“Telomere shortening has been well described as a manifestation of the aging process,” Jack Jacoub, MD, an internist, medical oncologist, and director of thoracic oncology at MemorialCare Cancer Institute at Orange Coast Memorial Medical Center in Fountain Valley, Calif., tells Yahoo Beauty. “There’s no dispute about that.” However, he says, the alcohol link is new.

Health expert Jennifer Wider, MD, tells Yahoo Beauty that the news is concerning given that it places people who drink heavily at risk for age-related diseases. In those individuals who are already at a higher risk for diseases like cancer and stroke “this could have dire consequences,” she says.

Naturally, you’re probably wondering what this means if you’re not an alcoholic but still drink on occasion. The Dietary Guidelines for Americans recommends that, if you drink, you drink in moderation, which is defined by having up to one drink a day for women and up to two drinks a day for men. (For the record, a “drink” is a 12-ounce beer, 5-ounce glass of wine, or 1.5 ounces of hard alcohol.) Anything above that is generally considered heavy drinking.

Jacoub says it’s possible that any amount of alcohol can speed up cell aging, but the quantity you drink and how long you drink matters. Meaning, if you’ve been a heavy drinker for years, you’re probably putting yourself at a higher risk of age-related diseases than someone who only drinks occasionally and has maintained that habit for a long time. “Moderation is definitely key,” Jacoub says.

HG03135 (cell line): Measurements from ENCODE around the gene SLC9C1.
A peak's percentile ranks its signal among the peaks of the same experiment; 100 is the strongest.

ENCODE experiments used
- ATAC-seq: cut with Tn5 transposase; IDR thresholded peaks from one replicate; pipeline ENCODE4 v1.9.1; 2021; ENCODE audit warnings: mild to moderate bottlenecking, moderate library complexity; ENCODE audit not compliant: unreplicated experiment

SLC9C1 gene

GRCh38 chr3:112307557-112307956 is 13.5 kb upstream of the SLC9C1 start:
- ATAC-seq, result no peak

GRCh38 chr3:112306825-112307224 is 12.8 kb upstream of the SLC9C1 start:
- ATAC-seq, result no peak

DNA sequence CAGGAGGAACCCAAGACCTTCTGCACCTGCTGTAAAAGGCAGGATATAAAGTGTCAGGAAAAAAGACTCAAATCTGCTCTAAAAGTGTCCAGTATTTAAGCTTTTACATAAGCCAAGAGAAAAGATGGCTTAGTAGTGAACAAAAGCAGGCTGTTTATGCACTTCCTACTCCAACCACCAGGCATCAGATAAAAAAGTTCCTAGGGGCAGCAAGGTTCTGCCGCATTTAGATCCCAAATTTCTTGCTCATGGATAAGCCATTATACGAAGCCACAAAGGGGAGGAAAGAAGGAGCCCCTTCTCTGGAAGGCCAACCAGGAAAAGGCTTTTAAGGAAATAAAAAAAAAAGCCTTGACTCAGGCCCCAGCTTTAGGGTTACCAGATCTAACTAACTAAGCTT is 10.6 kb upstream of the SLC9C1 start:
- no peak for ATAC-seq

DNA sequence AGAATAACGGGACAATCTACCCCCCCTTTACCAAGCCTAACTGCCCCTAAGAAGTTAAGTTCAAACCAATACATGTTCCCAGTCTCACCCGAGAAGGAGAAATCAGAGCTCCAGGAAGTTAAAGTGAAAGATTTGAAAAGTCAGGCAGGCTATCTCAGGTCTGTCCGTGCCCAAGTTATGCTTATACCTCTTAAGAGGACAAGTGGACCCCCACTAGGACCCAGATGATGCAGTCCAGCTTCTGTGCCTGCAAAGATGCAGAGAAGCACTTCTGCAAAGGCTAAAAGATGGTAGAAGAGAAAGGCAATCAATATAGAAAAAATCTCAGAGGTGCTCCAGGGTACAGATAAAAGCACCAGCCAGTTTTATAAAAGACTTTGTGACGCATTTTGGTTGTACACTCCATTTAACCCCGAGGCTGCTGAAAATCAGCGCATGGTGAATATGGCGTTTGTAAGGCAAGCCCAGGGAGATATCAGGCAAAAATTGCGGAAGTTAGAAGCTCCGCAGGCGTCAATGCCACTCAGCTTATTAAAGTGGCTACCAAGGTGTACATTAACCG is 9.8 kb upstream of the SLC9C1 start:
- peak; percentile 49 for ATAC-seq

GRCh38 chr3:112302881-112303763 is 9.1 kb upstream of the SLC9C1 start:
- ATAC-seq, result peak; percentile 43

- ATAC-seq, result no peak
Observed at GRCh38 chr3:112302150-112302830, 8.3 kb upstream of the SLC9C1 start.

Wider points out that the study was small and focused on alcoholics, and that more studies are needed before any definitive conclusions can be drawn. “The effects for moderate drinkers are likely less significant,” she says.


Cancer Patients Warned About Using Marijuana

The death of a California man who was being treated for cancer is being blamed on a rare fungal infection.

According to a CBS report, the man may have been exposed to the fungus while using contaminated medical marijuana.

Following his death, researchers tested 20 medical marijuana samples from dispensaries around Northern California.

A study from the University of California, Davis, found that most were contaminated with unsafe bacteria and fungi.

Many of them can cause serious lung infections.

Fungi included cryptococcus, mucor, and aspergillus.

Bacteria included E. coli, Klebsiella pneumonia, and Acinetobacter baumannii.

The findings are published in Clinical Microbiology and Infection.

Researchers caution people with cancer

The U.C. Davis researchers warn that smoking, vaping, or inhaling aerosolized marijuana could be dangerous to some people with serious ailments.